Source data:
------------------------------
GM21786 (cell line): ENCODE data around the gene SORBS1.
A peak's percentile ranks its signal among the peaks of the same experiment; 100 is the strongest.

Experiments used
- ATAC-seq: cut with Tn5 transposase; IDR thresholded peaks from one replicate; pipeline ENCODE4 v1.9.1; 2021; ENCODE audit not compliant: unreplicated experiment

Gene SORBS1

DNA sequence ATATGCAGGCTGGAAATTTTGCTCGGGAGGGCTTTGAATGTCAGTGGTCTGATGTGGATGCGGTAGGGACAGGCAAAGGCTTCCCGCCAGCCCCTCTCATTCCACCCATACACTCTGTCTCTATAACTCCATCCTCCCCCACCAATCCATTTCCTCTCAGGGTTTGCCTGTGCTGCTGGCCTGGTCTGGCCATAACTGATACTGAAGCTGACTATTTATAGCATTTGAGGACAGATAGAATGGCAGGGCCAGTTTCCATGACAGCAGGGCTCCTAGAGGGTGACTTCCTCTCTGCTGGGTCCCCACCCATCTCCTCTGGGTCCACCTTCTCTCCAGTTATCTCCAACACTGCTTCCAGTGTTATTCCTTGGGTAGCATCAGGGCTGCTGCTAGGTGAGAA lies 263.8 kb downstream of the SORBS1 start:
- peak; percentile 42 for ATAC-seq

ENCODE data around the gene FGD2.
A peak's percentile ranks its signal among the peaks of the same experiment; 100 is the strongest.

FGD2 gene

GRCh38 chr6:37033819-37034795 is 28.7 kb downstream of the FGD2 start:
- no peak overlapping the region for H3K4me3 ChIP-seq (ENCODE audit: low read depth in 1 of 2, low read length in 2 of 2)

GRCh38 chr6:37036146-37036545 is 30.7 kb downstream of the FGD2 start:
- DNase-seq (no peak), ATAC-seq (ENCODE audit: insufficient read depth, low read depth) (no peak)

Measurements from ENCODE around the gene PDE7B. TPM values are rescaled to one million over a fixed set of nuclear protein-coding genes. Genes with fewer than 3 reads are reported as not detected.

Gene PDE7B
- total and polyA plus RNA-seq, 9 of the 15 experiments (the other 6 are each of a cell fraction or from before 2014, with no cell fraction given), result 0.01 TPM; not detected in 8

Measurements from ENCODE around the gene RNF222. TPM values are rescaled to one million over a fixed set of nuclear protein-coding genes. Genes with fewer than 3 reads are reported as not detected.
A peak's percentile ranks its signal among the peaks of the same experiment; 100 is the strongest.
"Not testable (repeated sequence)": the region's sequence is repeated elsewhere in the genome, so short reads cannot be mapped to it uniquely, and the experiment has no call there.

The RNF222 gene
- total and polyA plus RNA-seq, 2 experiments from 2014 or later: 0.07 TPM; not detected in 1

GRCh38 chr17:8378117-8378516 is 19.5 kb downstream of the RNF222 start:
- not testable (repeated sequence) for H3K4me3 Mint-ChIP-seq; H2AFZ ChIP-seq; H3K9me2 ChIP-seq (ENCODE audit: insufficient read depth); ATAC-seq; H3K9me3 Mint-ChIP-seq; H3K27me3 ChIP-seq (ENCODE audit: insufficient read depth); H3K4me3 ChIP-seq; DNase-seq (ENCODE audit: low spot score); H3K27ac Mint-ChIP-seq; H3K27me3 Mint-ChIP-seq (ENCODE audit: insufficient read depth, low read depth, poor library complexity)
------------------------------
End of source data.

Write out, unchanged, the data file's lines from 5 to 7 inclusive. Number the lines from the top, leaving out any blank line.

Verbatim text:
Gene SORBS1

DNA sequence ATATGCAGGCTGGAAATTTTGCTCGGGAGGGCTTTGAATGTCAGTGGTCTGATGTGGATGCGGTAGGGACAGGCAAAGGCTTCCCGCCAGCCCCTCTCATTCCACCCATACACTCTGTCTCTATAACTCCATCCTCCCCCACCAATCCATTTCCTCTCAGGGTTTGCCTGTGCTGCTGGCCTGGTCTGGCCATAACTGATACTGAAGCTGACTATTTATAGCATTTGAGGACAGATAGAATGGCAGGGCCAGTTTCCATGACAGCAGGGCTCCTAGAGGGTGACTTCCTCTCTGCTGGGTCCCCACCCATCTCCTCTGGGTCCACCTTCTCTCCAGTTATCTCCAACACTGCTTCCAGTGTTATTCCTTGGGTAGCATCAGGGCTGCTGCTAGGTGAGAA lies 263.8 kb downstream of the SORBS1 start:
- peak; percentile 42 for ATAC-seq